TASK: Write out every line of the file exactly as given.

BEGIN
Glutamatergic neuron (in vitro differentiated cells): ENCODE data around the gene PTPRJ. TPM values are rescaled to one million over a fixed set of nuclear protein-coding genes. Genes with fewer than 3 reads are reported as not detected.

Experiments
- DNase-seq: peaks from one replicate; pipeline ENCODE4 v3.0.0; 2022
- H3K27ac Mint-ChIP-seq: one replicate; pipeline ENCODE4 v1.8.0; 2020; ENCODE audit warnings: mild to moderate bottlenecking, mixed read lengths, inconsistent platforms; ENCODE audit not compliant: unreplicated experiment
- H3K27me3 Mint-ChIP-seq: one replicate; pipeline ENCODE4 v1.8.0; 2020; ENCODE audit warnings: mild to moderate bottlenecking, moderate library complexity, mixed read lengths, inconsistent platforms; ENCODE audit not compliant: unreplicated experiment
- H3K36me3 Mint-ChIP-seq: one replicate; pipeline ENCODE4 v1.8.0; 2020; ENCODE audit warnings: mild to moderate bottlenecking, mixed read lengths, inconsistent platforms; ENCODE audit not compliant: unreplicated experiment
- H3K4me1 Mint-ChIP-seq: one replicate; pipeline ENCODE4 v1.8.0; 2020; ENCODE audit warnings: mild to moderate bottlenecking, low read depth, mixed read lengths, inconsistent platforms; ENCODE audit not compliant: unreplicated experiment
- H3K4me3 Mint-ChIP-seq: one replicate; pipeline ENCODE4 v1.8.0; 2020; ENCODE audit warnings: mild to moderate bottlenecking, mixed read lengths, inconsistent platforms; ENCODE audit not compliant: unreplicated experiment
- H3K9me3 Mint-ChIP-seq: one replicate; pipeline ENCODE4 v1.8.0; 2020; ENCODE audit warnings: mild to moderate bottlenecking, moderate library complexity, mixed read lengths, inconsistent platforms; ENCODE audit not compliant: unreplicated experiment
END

Glutamatergic neuron (in vitro differentiated cells): ENCODE data around the gene PTPRJ. TPM values are rescaled to one million over a fixed set of nuclear protein-coding genes. Genes with fewer than 3 reads are reported as not detected.

Experiments
- DNase-seq: peaks from one replicate; pipeline ENCODE4 v3.0.0; 2022
- H3K27ac Mint-ChIP-seq: one replicate; pipeline ENCODE4 v1.8.0; 2020; ENCODE audit warnings: mild to moderate bottlenecking, mixed read lengths, inconsistent platforms; ENCODE audit not compliant: unreplicated experiment
- H3K27me3 Mint-ChIP-seq: one replicate; pipeline ENCODE4 v1.8.0; 2020; ENCODE audit warnings: mild to moderate bottlenecking, moderate library complexity, mixed read lengths, inconsistent platforms; ENCODE audit not compliant: unreplicated experiment
- H3K36me3 Mint-ChIP-seq: one replicate; pipeline ENCODE4 v1.8.0; 2020; ENCODE audit warnings: mild to moderate bottlenecking, mixed read lengths, inconsistent platforms; ENCODE audit not compliant: unreplicated experiment
- H3K4me1 Mint-ChIP-seq: one replicate; pipeline ENCODE4 v1.8.0; 2020; ENCODE audit warnings: mild to moderate bottlenecking, low read depth, mixed read lengths, inconsistent platforms; ENCODE audit not compliant: unreplicated experiment
- H3K4me3 Mint-ChIP-seq: one replicate; pipeline ENCODE4 v1.8.0; 2020; ENCODE audit warnings: mild to moderate bottlenecking, mixed read lengths, inconsistent platforms; ENCODE audit not compliant: unreplicated experiment
- H3K9me3 Mint-ChIP-seq: one replicate; pipeline ENCODE4 v1.8.0; 2020; ENCODE audit warnings: mild to moderate bottlenecking, moderate library complexity, mixed read lengths, inconsistent platforms; ENCODE audit not compliant: unreplicated experiment